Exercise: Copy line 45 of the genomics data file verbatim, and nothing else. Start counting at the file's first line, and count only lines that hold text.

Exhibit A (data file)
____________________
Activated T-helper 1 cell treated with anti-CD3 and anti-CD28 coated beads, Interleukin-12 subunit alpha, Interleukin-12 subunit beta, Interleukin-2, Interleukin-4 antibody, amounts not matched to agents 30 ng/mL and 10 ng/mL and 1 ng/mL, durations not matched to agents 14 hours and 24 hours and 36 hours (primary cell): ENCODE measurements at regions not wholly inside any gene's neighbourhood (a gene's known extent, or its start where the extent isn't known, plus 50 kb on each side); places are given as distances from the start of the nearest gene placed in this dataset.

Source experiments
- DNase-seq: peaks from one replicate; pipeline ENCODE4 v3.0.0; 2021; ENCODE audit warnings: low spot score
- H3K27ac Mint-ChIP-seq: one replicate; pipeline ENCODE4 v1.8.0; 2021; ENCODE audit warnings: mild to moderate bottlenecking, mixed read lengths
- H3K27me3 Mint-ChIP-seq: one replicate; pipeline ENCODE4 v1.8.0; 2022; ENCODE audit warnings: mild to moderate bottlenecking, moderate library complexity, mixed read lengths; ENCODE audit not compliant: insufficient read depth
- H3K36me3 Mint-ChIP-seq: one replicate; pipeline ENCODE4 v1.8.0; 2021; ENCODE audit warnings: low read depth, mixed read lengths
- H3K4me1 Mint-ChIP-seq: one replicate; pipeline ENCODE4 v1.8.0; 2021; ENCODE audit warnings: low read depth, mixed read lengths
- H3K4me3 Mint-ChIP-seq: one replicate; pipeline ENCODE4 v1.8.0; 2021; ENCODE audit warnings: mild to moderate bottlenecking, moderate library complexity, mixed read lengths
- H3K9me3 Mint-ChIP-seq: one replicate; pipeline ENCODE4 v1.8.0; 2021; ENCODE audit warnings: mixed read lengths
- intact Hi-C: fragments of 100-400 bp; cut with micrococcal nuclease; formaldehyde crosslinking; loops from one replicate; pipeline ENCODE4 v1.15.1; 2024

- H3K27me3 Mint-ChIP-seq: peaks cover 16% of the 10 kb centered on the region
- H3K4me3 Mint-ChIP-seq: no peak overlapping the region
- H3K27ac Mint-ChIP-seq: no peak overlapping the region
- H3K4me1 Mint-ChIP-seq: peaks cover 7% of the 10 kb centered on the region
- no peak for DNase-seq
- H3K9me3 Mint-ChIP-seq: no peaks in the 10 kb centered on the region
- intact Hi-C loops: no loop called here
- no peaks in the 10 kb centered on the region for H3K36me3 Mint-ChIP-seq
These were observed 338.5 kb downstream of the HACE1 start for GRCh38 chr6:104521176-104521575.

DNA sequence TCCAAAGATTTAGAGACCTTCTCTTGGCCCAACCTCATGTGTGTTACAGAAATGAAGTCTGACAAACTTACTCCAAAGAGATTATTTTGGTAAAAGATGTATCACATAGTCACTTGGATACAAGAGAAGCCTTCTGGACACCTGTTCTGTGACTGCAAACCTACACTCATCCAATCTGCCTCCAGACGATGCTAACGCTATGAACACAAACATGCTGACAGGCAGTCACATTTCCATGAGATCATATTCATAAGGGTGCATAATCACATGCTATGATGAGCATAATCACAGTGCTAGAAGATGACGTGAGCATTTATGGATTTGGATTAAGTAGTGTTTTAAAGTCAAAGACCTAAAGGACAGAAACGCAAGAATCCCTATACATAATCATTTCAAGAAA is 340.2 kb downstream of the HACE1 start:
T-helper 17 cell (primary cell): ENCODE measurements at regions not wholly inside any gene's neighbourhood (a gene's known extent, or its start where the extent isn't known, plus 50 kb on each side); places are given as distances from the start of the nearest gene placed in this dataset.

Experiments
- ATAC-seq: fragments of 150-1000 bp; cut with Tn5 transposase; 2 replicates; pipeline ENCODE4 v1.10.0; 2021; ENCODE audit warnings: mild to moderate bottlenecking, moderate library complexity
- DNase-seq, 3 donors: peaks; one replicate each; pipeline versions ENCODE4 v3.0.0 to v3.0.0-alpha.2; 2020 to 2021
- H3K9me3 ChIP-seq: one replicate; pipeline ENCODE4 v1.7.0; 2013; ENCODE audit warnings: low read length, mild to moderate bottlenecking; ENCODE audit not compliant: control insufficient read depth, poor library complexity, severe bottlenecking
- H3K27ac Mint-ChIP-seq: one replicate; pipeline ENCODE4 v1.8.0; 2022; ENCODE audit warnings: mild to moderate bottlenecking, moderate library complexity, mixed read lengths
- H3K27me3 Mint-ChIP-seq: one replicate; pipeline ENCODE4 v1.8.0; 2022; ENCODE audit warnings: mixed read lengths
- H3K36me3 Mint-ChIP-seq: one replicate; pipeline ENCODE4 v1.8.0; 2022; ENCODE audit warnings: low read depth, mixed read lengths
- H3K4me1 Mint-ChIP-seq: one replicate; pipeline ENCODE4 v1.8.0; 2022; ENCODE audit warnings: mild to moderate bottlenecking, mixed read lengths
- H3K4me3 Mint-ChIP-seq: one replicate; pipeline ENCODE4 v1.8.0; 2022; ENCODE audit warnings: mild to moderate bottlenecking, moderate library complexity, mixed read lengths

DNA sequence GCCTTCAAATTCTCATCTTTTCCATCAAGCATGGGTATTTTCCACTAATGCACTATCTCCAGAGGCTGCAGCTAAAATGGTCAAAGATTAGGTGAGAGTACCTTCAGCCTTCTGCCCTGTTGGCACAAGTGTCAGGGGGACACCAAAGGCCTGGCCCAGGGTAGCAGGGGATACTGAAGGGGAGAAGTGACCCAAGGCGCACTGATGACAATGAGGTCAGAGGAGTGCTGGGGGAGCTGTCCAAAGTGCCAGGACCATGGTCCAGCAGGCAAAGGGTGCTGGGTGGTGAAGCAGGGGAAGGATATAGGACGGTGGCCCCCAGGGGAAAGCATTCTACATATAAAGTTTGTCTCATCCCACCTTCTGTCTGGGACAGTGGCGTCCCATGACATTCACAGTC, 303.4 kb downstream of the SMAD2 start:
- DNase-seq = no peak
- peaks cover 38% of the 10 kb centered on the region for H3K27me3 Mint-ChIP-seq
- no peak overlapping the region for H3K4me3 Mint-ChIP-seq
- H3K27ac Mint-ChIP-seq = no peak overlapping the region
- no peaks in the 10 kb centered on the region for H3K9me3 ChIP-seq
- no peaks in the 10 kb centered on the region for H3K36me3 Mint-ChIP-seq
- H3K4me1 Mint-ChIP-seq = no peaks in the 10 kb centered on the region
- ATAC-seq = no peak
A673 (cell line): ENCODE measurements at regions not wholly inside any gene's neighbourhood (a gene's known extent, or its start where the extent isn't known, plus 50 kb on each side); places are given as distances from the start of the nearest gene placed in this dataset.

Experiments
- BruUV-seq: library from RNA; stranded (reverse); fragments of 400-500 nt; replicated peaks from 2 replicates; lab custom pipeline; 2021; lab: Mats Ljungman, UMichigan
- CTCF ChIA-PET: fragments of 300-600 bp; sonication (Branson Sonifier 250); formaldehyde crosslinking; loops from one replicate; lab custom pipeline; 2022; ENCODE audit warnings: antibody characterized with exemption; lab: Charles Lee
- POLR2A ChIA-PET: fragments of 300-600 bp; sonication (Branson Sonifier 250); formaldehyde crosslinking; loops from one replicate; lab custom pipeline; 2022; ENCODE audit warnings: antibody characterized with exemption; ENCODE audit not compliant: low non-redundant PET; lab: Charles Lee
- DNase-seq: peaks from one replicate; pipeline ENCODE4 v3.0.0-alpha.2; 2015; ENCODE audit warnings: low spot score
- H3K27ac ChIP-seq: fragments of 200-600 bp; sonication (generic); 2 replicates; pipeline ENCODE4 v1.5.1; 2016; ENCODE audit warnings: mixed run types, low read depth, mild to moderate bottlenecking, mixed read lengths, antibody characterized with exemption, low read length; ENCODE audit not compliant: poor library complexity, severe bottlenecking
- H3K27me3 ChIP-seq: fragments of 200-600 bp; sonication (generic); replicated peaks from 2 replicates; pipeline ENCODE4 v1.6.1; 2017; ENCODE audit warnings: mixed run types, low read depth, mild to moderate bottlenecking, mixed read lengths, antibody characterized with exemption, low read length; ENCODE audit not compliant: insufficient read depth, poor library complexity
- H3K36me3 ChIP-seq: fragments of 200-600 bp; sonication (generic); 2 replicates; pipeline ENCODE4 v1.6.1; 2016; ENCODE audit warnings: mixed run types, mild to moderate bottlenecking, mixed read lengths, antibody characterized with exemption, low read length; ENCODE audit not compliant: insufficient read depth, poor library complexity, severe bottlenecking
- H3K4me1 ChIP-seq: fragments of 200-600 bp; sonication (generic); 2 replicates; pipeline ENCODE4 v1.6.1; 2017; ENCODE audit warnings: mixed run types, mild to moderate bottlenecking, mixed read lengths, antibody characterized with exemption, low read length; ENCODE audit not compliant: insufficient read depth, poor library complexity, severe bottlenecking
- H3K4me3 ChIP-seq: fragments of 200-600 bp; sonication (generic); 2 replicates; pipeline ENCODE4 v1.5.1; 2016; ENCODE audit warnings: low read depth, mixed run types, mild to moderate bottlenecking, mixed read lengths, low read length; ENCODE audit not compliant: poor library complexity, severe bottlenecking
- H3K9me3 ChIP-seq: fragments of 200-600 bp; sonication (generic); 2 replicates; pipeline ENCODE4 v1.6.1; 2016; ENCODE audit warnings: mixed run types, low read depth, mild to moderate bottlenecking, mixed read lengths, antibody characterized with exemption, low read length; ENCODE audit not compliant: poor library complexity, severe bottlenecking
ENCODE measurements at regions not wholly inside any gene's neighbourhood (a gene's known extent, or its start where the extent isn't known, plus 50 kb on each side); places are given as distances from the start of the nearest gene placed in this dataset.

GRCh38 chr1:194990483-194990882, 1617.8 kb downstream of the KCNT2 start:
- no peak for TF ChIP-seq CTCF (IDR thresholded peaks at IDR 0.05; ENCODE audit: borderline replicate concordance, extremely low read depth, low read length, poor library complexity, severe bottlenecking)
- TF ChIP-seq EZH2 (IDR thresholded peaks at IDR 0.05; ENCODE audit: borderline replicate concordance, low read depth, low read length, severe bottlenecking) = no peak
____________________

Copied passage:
- DNase-seq: peaks from one replicate; pipeline ENCODE4 v3.0.0-alpha.2; 2015; ENCODE audit warnings: low spot score